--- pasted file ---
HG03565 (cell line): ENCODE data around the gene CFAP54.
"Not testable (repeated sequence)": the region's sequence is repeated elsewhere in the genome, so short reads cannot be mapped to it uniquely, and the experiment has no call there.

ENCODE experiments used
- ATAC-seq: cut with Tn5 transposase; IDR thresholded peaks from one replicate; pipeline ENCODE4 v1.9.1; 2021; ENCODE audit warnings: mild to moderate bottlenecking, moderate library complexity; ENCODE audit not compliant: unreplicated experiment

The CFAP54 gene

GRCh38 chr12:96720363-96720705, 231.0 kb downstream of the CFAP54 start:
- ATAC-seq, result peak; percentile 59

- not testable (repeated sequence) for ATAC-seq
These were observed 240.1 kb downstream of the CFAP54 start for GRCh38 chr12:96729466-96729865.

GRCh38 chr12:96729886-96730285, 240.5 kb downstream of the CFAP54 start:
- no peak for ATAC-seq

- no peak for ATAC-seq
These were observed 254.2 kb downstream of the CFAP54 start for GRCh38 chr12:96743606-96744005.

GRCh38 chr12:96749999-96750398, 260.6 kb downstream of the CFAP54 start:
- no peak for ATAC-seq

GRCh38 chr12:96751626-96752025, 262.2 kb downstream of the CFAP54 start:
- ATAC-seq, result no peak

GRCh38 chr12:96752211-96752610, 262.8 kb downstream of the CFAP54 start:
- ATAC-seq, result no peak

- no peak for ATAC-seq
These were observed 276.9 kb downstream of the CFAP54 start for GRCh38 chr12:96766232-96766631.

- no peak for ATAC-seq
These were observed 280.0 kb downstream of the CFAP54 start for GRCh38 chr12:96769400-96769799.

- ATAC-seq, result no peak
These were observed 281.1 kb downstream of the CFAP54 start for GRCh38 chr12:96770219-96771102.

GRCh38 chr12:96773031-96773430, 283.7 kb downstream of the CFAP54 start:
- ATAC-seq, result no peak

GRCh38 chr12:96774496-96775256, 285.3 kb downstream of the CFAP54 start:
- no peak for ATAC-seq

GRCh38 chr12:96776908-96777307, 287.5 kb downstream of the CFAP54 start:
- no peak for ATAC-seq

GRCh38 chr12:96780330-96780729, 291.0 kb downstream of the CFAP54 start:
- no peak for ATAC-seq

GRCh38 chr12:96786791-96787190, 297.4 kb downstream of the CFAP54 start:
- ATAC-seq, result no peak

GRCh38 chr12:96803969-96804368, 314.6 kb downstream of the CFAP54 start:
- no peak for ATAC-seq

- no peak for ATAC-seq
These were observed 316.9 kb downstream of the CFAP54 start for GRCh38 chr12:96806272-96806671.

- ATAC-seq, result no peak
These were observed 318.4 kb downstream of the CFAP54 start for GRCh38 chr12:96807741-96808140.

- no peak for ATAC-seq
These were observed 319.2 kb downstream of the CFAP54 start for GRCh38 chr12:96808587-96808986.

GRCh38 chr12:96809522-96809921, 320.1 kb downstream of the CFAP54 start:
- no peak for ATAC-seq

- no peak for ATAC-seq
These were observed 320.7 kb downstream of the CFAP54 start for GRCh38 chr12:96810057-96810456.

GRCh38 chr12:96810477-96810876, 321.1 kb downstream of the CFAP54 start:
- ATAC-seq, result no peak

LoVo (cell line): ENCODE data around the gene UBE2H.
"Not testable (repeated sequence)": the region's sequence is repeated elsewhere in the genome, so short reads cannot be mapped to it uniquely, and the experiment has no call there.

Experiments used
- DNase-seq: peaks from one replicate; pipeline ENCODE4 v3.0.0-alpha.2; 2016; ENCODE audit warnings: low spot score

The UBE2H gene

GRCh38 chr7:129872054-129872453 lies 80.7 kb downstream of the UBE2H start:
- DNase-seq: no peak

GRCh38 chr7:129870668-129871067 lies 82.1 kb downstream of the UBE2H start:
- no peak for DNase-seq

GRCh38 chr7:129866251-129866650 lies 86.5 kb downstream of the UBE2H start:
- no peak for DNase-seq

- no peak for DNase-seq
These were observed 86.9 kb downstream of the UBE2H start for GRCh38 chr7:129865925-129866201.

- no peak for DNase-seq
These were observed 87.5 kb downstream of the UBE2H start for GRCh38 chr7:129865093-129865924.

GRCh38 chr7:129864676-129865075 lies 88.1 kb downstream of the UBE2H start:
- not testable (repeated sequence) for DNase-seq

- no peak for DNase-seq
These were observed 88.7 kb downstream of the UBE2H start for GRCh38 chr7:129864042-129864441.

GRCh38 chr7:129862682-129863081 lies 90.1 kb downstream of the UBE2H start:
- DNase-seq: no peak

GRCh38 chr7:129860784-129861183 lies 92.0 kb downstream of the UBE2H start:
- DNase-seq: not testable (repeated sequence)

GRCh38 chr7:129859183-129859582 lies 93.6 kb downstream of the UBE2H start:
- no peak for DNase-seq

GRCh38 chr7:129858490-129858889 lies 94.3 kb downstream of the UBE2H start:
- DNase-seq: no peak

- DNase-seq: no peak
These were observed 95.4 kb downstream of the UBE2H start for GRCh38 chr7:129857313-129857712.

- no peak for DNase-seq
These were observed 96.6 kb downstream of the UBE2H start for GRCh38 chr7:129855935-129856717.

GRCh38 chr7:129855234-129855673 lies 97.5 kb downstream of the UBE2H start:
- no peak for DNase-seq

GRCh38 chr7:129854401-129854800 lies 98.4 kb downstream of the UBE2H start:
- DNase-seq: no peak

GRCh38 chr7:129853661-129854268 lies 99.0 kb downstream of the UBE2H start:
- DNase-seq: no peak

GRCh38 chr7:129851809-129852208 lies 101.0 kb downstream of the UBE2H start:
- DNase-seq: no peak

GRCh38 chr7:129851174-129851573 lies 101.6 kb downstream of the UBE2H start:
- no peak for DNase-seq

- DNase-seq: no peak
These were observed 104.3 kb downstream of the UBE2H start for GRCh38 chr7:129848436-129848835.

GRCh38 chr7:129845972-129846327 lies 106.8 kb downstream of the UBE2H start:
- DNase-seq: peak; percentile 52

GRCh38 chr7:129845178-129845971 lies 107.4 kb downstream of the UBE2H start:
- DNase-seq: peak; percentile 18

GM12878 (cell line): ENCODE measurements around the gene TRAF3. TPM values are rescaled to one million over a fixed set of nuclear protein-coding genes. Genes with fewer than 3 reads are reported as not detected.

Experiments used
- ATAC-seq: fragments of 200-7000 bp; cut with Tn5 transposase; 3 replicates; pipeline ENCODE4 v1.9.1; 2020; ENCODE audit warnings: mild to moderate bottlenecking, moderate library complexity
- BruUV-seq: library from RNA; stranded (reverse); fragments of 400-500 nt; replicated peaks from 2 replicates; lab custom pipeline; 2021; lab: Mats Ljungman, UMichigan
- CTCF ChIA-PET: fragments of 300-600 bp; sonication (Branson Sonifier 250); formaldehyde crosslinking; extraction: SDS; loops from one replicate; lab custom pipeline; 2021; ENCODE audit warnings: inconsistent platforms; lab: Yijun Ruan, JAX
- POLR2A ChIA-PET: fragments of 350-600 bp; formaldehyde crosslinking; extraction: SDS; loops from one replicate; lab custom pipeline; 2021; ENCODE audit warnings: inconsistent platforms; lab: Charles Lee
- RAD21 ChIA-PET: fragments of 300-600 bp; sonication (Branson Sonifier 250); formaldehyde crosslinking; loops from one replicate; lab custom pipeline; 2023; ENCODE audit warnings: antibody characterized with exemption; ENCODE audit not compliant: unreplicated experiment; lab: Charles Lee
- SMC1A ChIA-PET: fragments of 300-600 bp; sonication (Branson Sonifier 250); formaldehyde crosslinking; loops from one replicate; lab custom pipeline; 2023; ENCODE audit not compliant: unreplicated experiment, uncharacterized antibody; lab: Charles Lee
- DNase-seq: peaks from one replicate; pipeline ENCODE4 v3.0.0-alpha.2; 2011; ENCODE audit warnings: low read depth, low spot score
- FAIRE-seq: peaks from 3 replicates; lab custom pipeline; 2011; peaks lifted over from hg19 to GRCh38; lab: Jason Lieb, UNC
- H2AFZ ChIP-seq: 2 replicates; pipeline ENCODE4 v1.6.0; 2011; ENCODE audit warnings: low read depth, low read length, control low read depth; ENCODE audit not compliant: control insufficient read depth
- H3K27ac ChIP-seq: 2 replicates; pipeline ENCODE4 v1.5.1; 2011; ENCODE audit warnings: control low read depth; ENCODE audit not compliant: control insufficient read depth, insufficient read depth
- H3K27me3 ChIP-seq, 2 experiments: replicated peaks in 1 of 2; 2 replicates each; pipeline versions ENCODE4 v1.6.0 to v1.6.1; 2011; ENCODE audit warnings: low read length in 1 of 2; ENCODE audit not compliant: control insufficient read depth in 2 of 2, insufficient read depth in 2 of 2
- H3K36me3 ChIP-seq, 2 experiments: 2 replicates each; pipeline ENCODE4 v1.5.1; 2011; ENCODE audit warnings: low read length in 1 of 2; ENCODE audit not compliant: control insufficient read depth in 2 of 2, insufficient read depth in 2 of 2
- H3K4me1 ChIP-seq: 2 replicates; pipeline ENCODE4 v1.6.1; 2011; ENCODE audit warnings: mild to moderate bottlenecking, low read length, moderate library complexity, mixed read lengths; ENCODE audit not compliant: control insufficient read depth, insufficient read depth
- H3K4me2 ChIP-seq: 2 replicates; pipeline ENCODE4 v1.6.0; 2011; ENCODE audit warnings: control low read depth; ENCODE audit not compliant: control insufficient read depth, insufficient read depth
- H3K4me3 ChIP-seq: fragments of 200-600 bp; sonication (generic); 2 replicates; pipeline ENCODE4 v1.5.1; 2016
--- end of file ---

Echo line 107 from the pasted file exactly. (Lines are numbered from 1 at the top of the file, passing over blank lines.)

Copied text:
- H2AFZ ChIP-seq: 2 replicates; pipeline ENCODE4 v1.6.0; 2011; ENCODE audit warnings: low read depth, low read length, control low read depth; ENCODE audit not compliant: control insufficient read depth